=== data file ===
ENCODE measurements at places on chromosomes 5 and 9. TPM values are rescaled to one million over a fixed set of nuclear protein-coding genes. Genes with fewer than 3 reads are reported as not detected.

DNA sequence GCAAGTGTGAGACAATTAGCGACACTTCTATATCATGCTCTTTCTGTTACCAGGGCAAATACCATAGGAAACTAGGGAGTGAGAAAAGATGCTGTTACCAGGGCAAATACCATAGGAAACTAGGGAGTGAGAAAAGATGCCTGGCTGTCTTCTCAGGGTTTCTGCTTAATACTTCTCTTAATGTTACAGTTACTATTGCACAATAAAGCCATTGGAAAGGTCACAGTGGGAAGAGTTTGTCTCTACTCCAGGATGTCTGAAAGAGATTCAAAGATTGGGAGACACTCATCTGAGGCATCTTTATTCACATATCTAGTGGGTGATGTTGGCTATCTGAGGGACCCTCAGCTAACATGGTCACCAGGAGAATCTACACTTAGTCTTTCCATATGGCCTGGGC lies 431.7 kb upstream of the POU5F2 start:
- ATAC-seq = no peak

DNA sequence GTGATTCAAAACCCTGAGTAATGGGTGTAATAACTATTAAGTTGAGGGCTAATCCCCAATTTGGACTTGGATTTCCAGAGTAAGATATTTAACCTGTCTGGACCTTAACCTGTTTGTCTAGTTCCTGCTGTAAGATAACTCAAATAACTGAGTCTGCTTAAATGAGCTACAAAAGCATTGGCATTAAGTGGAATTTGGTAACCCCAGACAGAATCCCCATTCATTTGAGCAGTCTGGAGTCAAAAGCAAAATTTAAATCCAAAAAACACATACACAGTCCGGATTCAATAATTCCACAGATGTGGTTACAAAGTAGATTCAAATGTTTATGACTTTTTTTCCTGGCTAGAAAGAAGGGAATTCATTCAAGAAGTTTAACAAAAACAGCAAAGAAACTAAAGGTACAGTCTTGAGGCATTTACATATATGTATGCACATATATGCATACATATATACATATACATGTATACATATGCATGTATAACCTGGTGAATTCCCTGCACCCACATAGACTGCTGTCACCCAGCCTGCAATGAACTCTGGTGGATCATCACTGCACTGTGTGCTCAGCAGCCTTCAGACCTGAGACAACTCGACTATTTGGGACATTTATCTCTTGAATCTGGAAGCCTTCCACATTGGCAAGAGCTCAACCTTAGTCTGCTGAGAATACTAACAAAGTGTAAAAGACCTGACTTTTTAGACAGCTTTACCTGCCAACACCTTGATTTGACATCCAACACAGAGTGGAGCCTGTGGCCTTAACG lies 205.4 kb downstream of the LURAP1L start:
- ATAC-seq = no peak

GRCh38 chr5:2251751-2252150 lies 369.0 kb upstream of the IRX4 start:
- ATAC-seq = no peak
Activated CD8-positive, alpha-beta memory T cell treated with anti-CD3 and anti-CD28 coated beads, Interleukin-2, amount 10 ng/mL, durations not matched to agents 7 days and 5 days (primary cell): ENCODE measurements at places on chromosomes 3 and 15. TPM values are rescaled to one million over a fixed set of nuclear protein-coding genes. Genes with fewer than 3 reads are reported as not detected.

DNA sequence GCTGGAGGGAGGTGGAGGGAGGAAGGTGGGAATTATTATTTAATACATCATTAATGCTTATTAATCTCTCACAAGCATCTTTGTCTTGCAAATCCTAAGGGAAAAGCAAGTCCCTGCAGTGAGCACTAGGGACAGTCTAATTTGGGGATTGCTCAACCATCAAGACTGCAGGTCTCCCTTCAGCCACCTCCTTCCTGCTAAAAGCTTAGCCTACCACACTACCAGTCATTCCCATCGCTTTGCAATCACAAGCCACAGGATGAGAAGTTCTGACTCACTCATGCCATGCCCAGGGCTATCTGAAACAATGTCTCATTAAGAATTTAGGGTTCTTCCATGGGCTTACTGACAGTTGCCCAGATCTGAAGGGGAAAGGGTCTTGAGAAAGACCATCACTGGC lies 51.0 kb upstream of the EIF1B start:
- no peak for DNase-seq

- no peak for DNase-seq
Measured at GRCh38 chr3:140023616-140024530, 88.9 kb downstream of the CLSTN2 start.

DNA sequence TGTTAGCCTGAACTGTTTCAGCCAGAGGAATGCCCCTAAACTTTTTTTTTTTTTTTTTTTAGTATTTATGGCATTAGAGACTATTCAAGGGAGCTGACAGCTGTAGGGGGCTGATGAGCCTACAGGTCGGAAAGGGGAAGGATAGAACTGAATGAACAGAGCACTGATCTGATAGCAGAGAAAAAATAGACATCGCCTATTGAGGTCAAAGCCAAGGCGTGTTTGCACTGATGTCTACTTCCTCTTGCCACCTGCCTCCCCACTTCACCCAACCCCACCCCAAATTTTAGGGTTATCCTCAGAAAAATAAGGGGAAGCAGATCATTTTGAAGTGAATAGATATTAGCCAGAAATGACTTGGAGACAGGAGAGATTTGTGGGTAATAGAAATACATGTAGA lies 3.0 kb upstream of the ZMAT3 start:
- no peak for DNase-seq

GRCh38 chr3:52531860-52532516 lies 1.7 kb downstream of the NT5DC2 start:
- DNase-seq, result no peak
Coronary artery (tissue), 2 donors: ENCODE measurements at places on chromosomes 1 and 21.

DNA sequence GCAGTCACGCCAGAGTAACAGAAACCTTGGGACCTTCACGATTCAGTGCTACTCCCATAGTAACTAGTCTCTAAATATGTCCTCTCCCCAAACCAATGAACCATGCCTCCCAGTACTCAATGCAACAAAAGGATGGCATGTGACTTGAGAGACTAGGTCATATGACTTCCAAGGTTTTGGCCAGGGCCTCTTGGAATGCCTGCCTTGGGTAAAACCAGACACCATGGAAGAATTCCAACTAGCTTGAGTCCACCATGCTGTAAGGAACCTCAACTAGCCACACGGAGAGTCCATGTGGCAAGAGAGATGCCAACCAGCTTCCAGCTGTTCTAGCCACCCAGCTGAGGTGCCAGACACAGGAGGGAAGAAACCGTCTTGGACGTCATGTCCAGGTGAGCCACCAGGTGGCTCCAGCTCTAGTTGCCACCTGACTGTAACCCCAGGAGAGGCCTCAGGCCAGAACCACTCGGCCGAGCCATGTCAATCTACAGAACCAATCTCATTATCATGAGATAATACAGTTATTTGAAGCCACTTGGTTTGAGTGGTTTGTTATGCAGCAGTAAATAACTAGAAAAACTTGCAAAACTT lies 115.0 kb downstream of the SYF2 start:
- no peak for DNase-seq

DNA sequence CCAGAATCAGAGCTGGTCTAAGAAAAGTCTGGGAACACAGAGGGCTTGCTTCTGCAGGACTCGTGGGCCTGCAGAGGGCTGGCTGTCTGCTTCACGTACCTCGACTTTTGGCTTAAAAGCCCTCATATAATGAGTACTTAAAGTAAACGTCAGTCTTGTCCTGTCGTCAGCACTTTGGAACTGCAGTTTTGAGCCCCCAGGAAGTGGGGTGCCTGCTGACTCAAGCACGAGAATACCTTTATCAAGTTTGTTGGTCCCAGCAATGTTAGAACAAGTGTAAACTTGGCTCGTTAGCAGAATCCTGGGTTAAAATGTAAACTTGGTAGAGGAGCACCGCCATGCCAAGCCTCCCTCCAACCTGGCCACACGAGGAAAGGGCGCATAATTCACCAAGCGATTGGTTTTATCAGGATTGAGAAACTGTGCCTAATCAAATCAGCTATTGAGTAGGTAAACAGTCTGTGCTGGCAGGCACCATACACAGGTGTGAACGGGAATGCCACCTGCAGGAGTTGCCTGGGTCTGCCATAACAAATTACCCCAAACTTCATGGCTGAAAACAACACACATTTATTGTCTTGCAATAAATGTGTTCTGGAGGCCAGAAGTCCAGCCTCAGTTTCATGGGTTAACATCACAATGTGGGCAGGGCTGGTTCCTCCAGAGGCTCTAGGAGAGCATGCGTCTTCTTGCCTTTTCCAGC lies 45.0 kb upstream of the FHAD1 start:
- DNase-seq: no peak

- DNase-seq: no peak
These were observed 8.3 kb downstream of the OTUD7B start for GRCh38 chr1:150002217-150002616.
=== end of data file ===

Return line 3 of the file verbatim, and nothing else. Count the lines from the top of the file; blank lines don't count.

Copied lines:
- ATAC-seq = no peak